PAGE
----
And we are entitled to wonder.”

From The Proverbs
of Bachchoo

Like Banquo’s ghost in Macbeth, the Iraq War returns now and then to haunt Britain’s ex-Prime Minister Tony Blair. This week he was giving evidence to the Leveson inquiry on the relations his government had with the Murdoch newspapers. He was being asked if his friendship with the Murdoch family could have influenced his government’s policies or resulted in corrupt favouritism towards the family’s businesses.

As he stood at the witness’ rostrum a man appeared from behind the drapes where Lord Leveson, the chair of the enquiry, sat. The intruder shouted at Mr Blair playing to the cameras and reporters.

“You are a war criminal,” he repeated and alleged that Mr Blair had been paid by a bank to take Britain into the war. The court’s security guards grabbed him before he could say much more and frog-marched him away.

The newspapers and the TV stations which reported the incident scrupulously avoided the allegations about being bribed by a bank to go to war.

Why did Britain go to war? The question has been the matter of two parliamentary inquiries. Tony Blair and Alistair[sic] Campbell, his chief spin-doctor, insist that they received reports from the intelligence services which said that Iraq had and was acquiring and perfecting weapons of mass destruction (WMDs as they were subsequently dubbed) of the biological, chemical and nuclear varieties.

Mr Blair told Parliament and the nation that these WMDs were a threat to the security of Britain and that Iraq could launch an attack on this country or other countries in 45 minutes and asked Parliament to ratify the deployment of the armed forces.

As the world now knows, there were no WMDs discovered in Iraq. Mr Blair and Mr Campbell, it has been alleged, manipulated the Secret Services and falsified their report to exaggerate the threat of WMDs. The spooks had nowhere said that WMDs definitely existed and the 45-minute deployment was pure fabrication.

All over the world people allege that US President George W. Bush took the US to war to serve the vested interests of a group of American profiteers. That vice-president Dick Cheney, Mr Bush himself and Donald Rumsfeld, the US secretary for defence, had connections and investments in the oil industry and in firms such as Halliburton which landed huge reconstruction contracts, is not a secret.

Allegations that Mr Blair had a financial motivation have never been established and Mr Blair immediately insisted for the record perhaps, in denying the allegation.

Nevertheless, the episode has revived the media’s interest in the matter. An Iraqi exile speaking on London’s LBC radio station said he supported Mr Blair’s stance about WMDs as he was himself an operative in the biological field in Iraq and escaped the country because he knew that the war would target his facility. He claimed he could locate the sites devoted to the development of biological weapons by Saddam Hussein’s regime.

I don’t know whether the Iraqi government or the British Secret Services will contact this gentleman and verify his allegations. If I were Mr Blair I’d use some of my considerable wealth to privately investigate his claim if only to be able to retrospectively justify sending a country to war and being responsible for the expenditure of lives and money in what very many see as a futile, destructive and even criminal conflict.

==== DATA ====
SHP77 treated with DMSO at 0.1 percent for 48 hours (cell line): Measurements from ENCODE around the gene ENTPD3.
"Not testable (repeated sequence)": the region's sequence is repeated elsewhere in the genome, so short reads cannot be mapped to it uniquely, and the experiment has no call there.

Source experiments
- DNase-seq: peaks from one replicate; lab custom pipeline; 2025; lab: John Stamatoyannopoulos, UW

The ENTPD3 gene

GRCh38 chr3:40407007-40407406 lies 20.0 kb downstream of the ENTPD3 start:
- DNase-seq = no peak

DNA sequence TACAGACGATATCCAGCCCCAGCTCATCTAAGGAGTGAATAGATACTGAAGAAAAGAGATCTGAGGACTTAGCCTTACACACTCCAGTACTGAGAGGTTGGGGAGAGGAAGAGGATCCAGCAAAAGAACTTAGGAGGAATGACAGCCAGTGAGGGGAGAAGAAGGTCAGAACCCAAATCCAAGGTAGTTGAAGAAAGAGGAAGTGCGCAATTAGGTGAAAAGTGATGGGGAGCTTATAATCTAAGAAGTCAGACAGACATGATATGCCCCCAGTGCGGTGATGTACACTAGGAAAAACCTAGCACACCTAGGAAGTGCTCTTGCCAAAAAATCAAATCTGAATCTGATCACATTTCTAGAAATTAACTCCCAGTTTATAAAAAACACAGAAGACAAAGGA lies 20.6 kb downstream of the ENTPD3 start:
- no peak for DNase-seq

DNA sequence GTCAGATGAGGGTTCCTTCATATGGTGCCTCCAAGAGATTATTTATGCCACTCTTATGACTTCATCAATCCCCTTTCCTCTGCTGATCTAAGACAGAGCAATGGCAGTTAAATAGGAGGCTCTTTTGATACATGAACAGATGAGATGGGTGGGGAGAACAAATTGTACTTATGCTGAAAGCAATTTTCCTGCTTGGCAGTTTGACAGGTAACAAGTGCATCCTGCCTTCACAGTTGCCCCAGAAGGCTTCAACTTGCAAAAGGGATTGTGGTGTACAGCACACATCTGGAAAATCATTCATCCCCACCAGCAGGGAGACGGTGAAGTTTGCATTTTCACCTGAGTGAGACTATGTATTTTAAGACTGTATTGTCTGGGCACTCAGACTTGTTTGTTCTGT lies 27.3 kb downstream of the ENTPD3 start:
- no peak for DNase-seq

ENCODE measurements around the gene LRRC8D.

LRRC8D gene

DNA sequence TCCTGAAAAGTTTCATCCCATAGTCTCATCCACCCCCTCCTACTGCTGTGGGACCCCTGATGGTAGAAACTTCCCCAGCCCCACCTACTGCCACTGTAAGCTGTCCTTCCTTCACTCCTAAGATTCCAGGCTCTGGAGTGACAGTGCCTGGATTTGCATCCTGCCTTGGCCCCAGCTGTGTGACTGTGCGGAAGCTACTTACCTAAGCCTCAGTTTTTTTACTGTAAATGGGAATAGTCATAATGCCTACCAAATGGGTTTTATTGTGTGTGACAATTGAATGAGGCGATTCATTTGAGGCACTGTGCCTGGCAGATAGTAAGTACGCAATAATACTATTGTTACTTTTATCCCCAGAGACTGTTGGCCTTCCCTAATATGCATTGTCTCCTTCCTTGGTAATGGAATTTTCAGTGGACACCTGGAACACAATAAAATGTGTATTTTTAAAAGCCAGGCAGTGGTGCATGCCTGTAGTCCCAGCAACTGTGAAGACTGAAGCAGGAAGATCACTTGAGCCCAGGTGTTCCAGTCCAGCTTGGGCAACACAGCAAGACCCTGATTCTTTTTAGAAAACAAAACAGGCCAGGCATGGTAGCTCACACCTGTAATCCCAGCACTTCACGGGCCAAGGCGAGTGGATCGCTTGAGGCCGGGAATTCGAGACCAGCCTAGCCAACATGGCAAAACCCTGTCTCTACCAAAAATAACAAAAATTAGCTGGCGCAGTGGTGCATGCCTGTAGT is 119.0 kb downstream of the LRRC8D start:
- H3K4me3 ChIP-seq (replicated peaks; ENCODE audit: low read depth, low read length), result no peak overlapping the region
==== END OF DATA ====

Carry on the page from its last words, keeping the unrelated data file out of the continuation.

Some years ago I set out to assist Mr Blair to do just that, though, gentle reader, I can see that this may sound like the comedian Spike Milligan’s satirical book title Adolf Hitler: My Part in His Downfall.

It was after the parliamentary enquiry into the Iraq War had declared that there were never any WMDs in Iraq that I received a phone call from an acquaintance of mine in Paris.

This person had a criminal past and had spent a lot of his life in jail. He was at the time free and living in Paris but still involved in deals which some might have found questionable.

“Farrukh, you studied physics, so tell me what is Red Mercury?”

“It’s an Antimony compound which Soviet scientists claim to have fabricated which can be used as a nuclear trigger. Very many other physicists doubt its existence,” I said. “But why do you want to know?”

He said he’d been in Bahrain before the Iraq War for an appointment with some Arab gentlemen who were interested in buying Red Mercury which he could broker, for a substantial sum, from an ex-Soviet mafia outfit. He had evidence of his meetings with these Arab agents and written and taped records of their interest in purchasing nuclear triggers.

“Iraqis?” I asked.

He was sure they were acting on behalf of the Iraqi government.

“Then you are sitting on a huge international scoop. If you have evidence that even points to the Iraqis trying to acquire nuclear-related materials from the ex-Soviet countries, that’s big news. It vindicates Mr Blair and Mr Bush! Come to London.”

I introduced him to Boris Johnson, now Mayor of London who was then the editor of the Spectator. Mr Johnson said it was too big a story for the “Speccie” to break. It had to be one of the big dailies. He introduced my person to a leading reporter of the Daily Telegraph who was instantly interested.

The snag was that the Telegraph said it couldn’t pay the sort of money that my person from France was asking in exchange for handing over the evidence of the proposed transaction. I believe, though I wasn’t there, that my Paris acquaintance and the Telegraph reporter spent several days circling each other. The deal fell through.